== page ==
- Game Over Marker
- You Killed the World
- You Played the Game
- Someone Played the Game
When you see the introductory plaque, it gives you “You Played the Game” and gives the world “Someone Played the Game”. Next you come to a simple conversation with two choices.
Note: Technically, it is not making the choice that changes the world. Items that are given out in conversation lines, not choices.
- If you choose to press the button, you see the line “You hear a small click”. The world is given “Game Over Marker” and you get “You Killed the World”.
- If you choose not to press the button, no items are given out.
The presence of various items in your inventory and in the world then determines what you see next. Some of these work as you would expect and do not require world items.
There is a plaque, “You destroyed the world”. Can you guess what lock is on its trigger?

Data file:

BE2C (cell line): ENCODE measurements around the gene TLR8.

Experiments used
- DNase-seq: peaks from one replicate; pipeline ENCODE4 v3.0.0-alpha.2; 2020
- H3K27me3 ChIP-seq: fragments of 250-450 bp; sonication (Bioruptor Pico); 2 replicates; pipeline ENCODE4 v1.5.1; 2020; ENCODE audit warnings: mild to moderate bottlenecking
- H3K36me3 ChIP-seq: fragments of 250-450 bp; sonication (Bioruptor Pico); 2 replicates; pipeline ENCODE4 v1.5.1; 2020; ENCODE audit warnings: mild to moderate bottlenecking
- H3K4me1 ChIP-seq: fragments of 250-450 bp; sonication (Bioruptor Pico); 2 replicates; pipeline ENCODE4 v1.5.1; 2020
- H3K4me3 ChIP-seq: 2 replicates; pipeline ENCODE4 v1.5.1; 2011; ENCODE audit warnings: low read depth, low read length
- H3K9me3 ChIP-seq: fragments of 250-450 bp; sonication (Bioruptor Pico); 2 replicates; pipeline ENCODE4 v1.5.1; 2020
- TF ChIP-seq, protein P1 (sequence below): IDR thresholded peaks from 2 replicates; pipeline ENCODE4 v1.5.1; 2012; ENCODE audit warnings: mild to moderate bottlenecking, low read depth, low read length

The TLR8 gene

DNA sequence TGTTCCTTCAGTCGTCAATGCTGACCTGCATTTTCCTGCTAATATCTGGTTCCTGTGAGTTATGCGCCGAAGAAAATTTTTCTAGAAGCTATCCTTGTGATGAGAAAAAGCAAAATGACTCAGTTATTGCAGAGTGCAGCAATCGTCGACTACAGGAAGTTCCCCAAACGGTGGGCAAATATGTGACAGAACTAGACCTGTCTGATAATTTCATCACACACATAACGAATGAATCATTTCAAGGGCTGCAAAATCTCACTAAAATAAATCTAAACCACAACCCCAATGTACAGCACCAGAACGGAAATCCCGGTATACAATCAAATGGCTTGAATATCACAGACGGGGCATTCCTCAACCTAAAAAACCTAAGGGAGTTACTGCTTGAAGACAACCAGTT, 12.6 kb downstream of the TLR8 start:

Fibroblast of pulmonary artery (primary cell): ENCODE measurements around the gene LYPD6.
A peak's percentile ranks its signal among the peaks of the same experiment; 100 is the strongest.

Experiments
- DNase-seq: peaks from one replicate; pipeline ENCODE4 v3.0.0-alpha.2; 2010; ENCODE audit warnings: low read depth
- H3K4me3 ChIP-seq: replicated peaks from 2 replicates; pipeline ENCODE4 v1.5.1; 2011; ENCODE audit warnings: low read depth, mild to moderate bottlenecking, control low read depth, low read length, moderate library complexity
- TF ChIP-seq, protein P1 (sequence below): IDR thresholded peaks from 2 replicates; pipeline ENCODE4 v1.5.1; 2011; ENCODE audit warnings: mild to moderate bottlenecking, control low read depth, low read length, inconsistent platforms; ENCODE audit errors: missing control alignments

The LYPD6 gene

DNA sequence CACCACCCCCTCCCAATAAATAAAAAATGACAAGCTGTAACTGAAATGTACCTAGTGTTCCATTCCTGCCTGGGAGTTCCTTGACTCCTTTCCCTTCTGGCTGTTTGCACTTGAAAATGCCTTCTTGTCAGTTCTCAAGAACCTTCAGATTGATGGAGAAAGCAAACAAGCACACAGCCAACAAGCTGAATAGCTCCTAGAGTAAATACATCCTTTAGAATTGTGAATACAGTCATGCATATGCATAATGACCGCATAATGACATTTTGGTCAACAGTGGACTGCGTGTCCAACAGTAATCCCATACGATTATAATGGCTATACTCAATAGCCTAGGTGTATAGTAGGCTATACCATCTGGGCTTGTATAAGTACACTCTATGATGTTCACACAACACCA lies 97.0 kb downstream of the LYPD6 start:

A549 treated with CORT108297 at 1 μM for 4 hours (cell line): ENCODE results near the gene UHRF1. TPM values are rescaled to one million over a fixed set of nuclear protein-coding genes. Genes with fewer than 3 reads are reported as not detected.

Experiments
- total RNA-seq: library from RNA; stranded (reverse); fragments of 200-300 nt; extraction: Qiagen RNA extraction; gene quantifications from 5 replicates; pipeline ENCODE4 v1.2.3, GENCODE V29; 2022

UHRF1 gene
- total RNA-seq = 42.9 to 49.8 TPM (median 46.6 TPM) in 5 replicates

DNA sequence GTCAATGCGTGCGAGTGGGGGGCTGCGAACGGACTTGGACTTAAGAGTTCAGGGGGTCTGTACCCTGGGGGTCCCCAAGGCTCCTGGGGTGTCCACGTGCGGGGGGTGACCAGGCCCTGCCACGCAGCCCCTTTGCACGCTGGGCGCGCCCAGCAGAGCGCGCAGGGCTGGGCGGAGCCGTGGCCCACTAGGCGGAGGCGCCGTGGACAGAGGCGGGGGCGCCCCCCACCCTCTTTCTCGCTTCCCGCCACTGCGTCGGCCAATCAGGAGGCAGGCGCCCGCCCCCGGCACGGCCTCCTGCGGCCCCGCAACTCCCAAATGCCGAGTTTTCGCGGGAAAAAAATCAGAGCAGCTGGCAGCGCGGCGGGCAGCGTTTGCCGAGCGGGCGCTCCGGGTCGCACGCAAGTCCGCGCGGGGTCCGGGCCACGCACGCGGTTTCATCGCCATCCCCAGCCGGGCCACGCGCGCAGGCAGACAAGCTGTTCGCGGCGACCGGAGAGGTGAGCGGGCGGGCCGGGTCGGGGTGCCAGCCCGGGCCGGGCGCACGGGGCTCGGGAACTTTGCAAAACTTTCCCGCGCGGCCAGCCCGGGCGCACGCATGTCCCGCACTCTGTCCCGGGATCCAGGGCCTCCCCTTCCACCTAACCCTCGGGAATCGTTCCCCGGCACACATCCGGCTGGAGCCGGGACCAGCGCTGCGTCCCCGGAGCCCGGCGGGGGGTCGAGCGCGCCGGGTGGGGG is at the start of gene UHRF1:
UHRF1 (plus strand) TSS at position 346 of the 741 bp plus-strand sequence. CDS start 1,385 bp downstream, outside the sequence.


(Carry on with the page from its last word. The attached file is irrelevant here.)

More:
Player has at least 1 "You Killed the World".
Note: There are options for this lock. For example
Player has seen conversation line "Press the button"
would have worked too.
World Items in Locks
Just like the rest of ARIS, Locks are the key to creating interaction with world items. Let’s look at this by continuing our dissection of The Button.
Most people won’t see the “You Killed the World” plaque and it doesn’t require world items to work. Where this design shines, and where world items are indispensable, is in the game being able to respond to the two following situations:
- Someone else has already destroyed the world. When you log in, you don’t get a chance to choose the button or not.
- Many people have played and no one has yet pressed the button.
In the first case, there is a lock on the introduction plaque keeping the player from seeing it:
World has less than 1 "Game Over Marker"
There is also a “Game Over” plaque with the lock: